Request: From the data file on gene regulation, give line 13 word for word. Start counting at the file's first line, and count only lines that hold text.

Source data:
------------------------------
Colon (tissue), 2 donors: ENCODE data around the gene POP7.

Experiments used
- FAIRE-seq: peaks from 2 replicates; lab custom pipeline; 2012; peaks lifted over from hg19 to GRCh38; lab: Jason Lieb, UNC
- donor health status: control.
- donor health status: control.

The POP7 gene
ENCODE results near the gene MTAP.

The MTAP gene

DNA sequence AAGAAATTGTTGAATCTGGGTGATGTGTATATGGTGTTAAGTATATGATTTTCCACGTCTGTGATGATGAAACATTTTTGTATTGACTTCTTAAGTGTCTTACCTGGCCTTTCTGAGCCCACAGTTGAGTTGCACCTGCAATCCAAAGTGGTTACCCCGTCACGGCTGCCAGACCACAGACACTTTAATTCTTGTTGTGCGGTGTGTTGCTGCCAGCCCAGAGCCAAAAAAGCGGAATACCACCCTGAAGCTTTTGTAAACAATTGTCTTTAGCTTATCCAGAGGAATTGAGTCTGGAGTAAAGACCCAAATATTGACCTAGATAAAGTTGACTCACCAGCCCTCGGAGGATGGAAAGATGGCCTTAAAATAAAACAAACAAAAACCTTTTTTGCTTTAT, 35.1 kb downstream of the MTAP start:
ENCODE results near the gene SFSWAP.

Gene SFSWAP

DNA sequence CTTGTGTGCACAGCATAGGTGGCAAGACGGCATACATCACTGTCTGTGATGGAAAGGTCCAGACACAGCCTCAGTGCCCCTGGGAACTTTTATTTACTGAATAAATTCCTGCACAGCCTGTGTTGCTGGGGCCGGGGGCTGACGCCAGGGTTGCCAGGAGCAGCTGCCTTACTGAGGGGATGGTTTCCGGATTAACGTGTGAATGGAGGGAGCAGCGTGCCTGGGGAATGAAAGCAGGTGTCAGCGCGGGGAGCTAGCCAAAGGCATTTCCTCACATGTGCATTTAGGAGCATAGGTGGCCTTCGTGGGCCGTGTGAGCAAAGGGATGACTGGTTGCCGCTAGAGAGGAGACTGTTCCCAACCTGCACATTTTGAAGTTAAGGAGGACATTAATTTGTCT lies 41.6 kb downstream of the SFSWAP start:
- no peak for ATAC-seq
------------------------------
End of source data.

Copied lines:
- no peak for ATAC-seq